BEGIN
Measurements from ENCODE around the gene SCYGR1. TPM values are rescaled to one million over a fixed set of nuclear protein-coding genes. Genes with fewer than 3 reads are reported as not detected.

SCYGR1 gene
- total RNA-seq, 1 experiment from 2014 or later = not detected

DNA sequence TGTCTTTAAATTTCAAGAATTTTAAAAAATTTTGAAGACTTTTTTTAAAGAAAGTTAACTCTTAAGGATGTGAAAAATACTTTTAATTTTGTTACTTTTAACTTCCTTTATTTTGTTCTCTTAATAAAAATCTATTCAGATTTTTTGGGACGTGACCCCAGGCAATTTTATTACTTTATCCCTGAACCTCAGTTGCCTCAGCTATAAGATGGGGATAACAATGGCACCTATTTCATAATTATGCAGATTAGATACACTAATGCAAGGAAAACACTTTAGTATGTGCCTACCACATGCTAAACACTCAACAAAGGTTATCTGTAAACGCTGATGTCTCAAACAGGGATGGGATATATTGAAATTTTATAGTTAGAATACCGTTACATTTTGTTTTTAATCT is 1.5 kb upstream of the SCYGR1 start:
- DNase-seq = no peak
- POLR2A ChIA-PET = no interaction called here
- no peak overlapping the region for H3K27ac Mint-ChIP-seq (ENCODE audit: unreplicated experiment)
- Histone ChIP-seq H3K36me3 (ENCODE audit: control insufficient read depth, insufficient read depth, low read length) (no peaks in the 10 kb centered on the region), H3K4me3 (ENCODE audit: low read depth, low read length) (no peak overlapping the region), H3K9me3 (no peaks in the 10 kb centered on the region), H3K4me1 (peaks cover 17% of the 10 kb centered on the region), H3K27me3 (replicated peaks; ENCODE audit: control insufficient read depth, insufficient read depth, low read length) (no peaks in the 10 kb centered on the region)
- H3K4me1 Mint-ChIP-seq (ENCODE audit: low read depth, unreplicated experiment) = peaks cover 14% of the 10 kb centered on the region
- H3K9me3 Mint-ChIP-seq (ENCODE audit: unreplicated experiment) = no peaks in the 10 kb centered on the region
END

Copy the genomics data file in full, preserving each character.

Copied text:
Measurements from ENCODE around the gene SCYGR1. TPM values are rescaled to one million over a fixed set of nuclear protein-coding genes. Genes with fewer than 3 reads are reported as not detected.

SCYGR1 gene
- total RNA-seq, 1 experiment from 2014 or later = not detected

DNA sequence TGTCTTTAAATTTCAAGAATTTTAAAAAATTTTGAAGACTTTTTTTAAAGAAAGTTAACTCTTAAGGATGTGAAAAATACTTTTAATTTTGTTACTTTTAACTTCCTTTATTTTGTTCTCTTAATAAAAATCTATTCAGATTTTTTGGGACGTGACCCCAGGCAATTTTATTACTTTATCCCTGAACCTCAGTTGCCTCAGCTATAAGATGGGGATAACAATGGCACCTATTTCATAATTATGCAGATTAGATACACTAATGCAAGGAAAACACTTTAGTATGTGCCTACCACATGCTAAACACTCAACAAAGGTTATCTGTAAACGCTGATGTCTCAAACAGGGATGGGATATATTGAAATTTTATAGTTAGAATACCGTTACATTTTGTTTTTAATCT is 1.5 kb upstream of the SCYGR1 start:
- DNase-seq = no peak
- POLR2A ChIA-PET = no interaction called here
- no peak overlapping the region for H3K27ac Mint-ChIP-seq (ENCODE audit: unreplicated experiment)
- Histone ChIP-seq H3K36me3 (ENCODE audit: control insufficient read depth, insufficient read depth, low read length) (no peaks in the 10 kb centered on the region), H3K4me3 (ENCODE audit: low read depth, low read length) (no peak overlapping the region), H3K9me3 (no peaks in the 10 kb centered on the region), H3K4me1 (peaks cover 17% of the 10 kb centered on the region), H3K27me3 (replicated peaks; ENCODE audit: control insufficient read depth, insufficient read depth, low read length) (no peaks in the 10 kb centered on the region)
- H3K4me1 Mint-ChIP-seq (ENCODE audit: low read depth, unreplicated experiment) = peaks cover 14% of the 10 kb centered on the region
- H3K9me3 Mint-ChIP-seq (ENCODE audit: unreplicated experiment) = no peaks in the 10 kb centered on the region